Infections can spread easily within nursing homes, because of the nature of their patient population. Many nursing home patients suffer from weakened immune systems due to age-related health conditions like dementia or Alzheimer’s, making them more vulnerable to urinary tract infections, skin infections, respiratory infections, Influenza, and soft tissue infections. An estimated 2 million infections occur in U.S. nursing homes annually.

Head injuries are another common nursing home injury that can be caused by physical abuse or neglect, especially due to slips and falls. They are dangerous because they often result in severe brain damage and even death if the patient doesn’t receive immediate medical attention.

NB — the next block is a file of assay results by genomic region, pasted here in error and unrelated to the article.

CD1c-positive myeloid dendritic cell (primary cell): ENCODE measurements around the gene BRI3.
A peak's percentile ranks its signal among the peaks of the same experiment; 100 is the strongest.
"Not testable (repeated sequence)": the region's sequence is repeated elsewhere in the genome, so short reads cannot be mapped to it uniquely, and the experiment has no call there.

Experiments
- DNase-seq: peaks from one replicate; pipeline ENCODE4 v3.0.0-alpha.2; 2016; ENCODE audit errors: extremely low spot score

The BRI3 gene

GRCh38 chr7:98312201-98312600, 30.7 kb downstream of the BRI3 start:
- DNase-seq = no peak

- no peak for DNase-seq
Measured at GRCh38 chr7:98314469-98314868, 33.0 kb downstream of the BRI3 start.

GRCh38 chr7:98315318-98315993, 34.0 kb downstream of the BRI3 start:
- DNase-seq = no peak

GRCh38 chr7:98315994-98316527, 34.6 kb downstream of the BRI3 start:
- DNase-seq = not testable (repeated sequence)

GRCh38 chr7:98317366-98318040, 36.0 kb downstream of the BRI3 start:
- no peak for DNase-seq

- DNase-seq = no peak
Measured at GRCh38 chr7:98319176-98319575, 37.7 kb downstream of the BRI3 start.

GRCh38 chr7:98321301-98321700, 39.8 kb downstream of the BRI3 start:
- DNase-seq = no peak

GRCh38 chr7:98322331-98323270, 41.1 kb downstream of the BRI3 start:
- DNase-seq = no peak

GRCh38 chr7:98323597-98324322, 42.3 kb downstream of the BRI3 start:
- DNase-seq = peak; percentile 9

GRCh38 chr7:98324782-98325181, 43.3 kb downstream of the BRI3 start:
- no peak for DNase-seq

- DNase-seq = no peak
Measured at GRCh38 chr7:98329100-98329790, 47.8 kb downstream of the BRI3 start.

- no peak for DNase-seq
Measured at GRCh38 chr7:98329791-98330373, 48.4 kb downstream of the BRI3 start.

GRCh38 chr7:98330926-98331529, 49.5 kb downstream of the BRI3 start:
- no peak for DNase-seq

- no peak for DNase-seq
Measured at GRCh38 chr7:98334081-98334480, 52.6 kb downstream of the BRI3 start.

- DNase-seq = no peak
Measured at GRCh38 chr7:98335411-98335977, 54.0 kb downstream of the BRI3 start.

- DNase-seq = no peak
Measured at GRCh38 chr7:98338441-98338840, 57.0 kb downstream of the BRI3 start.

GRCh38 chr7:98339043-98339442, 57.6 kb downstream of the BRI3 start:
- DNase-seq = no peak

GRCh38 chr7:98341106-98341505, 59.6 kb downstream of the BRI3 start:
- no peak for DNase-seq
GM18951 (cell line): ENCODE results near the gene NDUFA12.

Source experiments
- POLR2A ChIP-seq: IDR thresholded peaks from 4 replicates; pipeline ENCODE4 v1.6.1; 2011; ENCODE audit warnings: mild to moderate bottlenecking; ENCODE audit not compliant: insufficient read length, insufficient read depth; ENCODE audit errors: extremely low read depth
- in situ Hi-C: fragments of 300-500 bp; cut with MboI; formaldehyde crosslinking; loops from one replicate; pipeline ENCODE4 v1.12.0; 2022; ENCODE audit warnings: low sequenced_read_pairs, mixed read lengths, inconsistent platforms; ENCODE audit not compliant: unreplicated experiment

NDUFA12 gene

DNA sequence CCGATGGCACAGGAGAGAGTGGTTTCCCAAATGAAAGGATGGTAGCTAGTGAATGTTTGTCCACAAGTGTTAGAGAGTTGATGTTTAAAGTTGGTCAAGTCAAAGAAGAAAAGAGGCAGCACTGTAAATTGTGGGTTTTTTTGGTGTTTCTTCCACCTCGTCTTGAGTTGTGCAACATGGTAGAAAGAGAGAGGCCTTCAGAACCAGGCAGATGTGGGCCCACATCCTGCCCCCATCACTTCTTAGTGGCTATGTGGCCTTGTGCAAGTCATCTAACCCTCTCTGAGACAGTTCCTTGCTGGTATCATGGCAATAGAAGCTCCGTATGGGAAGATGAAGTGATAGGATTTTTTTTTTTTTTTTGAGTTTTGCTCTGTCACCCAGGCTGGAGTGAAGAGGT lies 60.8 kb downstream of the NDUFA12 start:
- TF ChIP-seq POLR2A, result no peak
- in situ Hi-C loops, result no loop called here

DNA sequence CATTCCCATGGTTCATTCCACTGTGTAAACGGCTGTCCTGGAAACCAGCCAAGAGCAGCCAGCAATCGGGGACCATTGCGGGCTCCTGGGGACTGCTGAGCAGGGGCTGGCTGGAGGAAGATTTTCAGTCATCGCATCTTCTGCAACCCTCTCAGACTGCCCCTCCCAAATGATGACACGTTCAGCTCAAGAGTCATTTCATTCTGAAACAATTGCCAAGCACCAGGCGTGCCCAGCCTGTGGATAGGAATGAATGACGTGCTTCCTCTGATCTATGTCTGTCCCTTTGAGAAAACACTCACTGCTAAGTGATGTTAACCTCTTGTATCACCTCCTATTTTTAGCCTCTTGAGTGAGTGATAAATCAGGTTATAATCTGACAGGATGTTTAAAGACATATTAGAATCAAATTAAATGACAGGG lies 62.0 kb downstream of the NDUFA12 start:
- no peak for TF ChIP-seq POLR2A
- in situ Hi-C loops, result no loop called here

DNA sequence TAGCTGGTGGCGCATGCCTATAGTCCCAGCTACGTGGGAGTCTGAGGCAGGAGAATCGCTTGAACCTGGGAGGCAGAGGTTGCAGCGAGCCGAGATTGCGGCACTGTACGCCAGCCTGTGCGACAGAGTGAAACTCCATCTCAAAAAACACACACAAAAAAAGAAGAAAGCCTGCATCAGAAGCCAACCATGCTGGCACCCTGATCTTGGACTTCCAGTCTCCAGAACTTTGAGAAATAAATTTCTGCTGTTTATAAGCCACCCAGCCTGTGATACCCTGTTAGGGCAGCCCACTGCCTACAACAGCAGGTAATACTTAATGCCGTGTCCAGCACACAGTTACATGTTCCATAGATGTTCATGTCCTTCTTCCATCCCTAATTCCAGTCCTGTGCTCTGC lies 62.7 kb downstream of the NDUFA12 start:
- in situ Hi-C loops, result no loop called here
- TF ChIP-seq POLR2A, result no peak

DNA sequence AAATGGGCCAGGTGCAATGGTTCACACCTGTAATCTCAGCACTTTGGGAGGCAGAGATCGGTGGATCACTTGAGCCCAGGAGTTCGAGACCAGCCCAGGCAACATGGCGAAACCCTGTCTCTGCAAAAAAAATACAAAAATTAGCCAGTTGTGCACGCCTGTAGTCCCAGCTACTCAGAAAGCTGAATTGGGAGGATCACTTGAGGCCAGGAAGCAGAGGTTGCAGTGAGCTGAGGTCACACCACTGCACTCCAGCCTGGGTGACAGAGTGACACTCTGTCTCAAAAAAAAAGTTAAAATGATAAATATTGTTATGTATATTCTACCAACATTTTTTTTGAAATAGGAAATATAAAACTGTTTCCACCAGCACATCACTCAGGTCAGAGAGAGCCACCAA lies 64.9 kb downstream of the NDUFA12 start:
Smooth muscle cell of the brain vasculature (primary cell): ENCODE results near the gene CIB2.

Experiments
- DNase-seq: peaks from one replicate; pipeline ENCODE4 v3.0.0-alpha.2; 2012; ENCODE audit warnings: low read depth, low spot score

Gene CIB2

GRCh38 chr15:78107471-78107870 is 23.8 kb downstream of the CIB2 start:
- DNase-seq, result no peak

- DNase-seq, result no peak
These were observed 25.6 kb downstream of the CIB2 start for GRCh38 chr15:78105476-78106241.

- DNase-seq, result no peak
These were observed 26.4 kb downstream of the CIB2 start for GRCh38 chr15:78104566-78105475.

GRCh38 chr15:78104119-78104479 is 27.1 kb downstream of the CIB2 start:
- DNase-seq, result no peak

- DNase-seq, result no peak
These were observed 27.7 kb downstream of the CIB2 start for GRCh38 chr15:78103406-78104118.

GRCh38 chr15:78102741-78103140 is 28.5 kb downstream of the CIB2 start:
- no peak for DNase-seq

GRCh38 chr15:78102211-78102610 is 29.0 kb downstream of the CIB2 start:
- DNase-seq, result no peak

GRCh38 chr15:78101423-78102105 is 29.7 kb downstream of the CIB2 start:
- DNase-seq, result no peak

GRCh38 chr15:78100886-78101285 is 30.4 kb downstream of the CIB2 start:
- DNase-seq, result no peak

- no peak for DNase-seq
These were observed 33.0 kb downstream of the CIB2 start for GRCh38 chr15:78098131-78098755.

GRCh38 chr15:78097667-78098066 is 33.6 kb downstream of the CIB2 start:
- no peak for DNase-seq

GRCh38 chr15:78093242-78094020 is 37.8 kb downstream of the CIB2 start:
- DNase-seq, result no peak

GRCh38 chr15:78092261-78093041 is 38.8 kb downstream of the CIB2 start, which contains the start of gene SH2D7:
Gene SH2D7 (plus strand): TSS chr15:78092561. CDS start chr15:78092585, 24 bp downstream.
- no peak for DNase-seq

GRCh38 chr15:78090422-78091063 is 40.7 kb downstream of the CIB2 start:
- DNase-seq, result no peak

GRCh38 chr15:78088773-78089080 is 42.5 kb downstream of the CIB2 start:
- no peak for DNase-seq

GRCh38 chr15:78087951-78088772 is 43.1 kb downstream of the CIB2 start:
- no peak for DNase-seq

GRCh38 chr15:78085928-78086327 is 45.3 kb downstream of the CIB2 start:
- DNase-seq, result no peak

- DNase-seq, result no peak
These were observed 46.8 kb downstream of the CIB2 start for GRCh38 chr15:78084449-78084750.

Bruising and skin tears are prevalent types of nursing home injuries. They can be caused by physical abuse or neglect. Infrequent changing of a patient’s clothes or bedsheets, for example, can lead to bedsores if left untreated for too long. Skin tears also occur when a patient’s skin is left exposed to moisture for too long leading to infection if not properly treated. In some cases, however, these injuries are just the result of poor hygiene, balance, or vision.

Cuts and lacerations are also common injuries in nursing homes. Minor cuts can occur no matter the adequacy of a nursing home staff. Still, these types of wounds need to be cleaned and treated by a doctor right away to reduce the risk of infection, which is especially dangerous for older adults with weak immune systems.

Welts are more severe physical injuries than cuts or bruises. Therefore, they require close monitoring by a doctor for infection, and some welts might require stitches if they do not heal properly on their own.